The cutter arrived, and the overseer announced in a loud voice that there would be no loading.

"Back!" he commanded. "Steady!"

They could hear the hoisting of the anchor chain on the steamer. A strong piercing wind was blowing by now; somewhere on the steep cliff overhead the trees were creaking. Most likely a storm was coming.


Eve of the Annunciation: Annunciation Day was March 25

light: final words of a priest's prayer at end of the night services

read the epistle in church: the usual order was for a selection of the Epistles followed by a selection from the Gospels

dry food: a diet with no liquids or hot foods

lesser fasts: fasting on Wednesdays and Fridays

St. Peter's fast: the fast from Trinity until St. Peter's day, June 29 (Julian Calendar); depending on when Trininty fell, the fast could last from 8 days to 6 weeks

eat Lenten oil: oil that has no animal fat

Mount Athos: a Greek Orthodox monastery in Greece; no females, even female animals, are premitted there

twelve great holy days: the 12 major holidays of the Russian Orthodox Church

Molokanism: a religious sect that arose around 1765; their name comes from their practice of drinking milk during Lent

Day of Forgiveness: the last Sunday before Lent, when Orthodox Russians asked each other to forgive them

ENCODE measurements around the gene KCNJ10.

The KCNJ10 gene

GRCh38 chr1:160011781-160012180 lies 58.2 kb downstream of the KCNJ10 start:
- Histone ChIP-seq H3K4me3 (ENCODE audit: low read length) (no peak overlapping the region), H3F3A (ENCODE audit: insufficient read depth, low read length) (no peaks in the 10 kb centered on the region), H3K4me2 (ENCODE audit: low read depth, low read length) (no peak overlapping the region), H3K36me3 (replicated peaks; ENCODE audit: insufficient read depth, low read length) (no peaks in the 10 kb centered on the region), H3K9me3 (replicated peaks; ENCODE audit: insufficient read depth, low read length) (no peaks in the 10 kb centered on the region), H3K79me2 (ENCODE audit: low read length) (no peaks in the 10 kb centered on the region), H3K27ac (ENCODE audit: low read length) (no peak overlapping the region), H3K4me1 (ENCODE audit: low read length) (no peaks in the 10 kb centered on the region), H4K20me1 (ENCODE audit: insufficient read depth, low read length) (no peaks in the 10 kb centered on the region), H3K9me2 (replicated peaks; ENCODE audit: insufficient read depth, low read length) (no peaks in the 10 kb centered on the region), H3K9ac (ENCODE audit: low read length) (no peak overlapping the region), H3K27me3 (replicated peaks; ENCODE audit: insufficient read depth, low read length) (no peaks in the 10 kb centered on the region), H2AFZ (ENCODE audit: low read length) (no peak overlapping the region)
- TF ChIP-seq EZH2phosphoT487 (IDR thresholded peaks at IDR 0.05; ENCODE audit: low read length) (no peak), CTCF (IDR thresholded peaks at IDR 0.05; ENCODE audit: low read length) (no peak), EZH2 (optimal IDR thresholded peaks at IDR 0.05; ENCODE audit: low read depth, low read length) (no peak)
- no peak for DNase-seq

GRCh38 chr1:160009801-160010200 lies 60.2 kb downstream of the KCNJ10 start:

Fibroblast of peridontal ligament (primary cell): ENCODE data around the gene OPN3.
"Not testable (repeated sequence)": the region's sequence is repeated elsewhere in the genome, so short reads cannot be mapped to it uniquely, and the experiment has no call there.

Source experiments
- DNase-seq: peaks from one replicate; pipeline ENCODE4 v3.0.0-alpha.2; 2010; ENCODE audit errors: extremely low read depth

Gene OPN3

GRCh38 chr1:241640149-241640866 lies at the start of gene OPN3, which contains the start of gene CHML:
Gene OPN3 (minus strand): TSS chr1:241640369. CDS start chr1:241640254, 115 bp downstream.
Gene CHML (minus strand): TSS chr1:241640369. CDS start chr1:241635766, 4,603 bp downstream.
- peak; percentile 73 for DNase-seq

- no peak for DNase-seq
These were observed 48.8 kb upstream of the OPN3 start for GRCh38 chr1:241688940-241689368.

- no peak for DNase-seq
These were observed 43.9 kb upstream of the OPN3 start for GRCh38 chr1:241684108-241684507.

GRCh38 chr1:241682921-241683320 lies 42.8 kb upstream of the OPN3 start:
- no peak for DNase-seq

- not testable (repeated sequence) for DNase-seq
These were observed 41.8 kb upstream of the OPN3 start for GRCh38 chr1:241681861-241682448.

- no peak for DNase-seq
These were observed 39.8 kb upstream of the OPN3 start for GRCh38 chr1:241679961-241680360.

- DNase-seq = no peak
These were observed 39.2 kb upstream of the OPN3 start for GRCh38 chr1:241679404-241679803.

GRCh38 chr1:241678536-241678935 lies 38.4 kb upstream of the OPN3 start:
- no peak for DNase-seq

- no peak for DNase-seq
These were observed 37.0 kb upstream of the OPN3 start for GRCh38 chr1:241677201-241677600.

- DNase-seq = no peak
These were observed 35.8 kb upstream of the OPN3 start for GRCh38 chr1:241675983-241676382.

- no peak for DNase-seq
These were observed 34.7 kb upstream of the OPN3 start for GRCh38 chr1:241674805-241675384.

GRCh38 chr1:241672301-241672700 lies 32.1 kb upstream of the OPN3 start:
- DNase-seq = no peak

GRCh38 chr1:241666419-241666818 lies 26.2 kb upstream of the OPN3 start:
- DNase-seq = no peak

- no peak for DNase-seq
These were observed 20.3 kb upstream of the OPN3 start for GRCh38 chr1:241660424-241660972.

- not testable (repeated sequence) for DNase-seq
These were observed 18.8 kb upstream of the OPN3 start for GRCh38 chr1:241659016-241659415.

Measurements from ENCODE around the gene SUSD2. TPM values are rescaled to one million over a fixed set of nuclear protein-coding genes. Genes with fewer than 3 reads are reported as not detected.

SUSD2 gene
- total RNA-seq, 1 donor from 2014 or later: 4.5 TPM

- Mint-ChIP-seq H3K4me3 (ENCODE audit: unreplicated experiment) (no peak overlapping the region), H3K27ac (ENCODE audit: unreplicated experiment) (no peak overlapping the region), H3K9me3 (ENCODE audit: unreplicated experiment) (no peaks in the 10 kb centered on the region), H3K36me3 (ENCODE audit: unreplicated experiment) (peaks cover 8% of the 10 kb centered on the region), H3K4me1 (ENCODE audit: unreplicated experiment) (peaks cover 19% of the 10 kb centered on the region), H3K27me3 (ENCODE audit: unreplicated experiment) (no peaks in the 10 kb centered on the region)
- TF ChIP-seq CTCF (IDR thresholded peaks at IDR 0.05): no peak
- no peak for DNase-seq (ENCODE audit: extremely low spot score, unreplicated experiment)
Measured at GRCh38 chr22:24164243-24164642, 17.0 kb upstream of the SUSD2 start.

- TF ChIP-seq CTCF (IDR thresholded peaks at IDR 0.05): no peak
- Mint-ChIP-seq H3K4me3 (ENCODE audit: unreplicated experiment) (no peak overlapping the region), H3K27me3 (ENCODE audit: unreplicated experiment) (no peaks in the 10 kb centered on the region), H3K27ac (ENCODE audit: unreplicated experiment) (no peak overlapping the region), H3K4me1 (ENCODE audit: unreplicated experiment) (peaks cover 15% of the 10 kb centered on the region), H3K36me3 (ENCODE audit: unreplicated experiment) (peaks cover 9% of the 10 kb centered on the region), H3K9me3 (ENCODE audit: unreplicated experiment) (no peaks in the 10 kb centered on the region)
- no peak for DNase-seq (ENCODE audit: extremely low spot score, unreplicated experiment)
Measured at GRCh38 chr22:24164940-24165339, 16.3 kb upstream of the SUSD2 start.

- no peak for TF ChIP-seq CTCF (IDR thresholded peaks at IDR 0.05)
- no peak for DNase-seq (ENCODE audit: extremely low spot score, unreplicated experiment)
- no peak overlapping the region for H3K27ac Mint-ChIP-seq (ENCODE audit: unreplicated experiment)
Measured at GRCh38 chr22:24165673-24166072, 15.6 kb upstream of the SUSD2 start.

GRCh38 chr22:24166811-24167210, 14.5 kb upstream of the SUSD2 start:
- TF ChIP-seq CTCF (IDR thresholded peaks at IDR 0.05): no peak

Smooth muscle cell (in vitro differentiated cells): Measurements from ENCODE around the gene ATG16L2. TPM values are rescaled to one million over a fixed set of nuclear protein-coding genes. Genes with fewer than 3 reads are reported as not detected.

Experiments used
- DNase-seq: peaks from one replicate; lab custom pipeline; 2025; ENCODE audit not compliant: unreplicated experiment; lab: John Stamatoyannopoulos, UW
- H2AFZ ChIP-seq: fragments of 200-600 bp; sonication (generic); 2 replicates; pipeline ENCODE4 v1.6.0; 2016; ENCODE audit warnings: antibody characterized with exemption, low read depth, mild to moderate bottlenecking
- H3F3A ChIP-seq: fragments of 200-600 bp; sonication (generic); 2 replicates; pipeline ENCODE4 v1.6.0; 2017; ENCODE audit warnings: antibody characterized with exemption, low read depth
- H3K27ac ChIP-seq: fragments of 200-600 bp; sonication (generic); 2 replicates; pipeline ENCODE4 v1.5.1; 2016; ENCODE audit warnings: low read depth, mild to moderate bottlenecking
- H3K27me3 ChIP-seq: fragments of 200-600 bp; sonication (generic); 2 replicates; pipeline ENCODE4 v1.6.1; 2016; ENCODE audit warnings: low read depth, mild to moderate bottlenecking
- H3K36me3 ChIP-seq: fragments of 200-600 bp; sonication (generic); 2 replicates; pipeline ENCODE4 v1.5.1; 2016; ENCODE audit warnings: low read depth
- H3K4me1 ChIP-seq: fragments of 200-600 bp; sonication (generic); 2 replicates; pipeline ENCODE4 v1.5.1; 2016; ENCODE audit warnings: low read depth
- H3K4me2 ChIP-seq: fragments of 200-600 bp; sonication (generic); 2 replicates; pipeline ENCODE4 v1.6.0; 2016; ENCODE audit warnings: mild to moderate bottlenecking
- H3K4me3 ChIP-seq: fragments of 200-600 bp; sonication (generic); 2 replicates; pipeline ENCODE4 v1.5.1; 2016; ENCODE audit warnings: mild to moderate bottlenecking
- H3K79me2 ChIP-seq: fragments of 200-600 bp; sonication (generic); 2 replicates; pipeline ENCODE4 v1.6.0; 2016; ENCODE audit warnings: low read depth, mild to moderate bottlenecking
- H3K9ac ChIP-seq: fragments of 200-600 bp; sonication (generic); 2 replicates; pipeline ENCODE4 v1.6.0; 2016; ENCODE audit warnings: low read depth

voice crying in the wilderness: Isaiah 40:3

Alexander I: Tsar Alexander I (1777-1825) became Tsar in 1801

Old Believer: someone who adhered to the ritual of the Russian Orthodox Church as practiced before the 17th century reforms

Flagellant: a religious sect that arose in the 17th century; they repudiated priests and much of the Orthodox Church, and tended to favor clean, white clothes

thy brother: Matthew 5:24

camel: see Matthew 19:24

Marya's poor orphans: the Office of the Instituions of the Empress Mariya was a foundation in memory of the Empress Mariya Feodorovna (1759-1829) which administered girls' schools and orphanages throughout Russia

Yegory's Day: April 23

I didn't know you, so you'll be rich: Russian folklore is that failure to recognize a person whom one knows means that the person will become rich

Du in Sahalin: Du was a small coal-mining town; Sakhalin, in the Russian Far East, was an island used as a penal colony

Gulf of Tartary: body of water separating Sakhalin from the mainland

Yashka: an insulting nickname, similar to the names masters used for their serfs

settler: convicts usually had to stay in the area of the prison even after completing their sentences; other settlers were exiles who never actually served prison time

The best stories:
The Cherry Orchard
Lady with Lapdog
Uncle Vanya
Ward Six
Death of a Government Clerk
The Steppe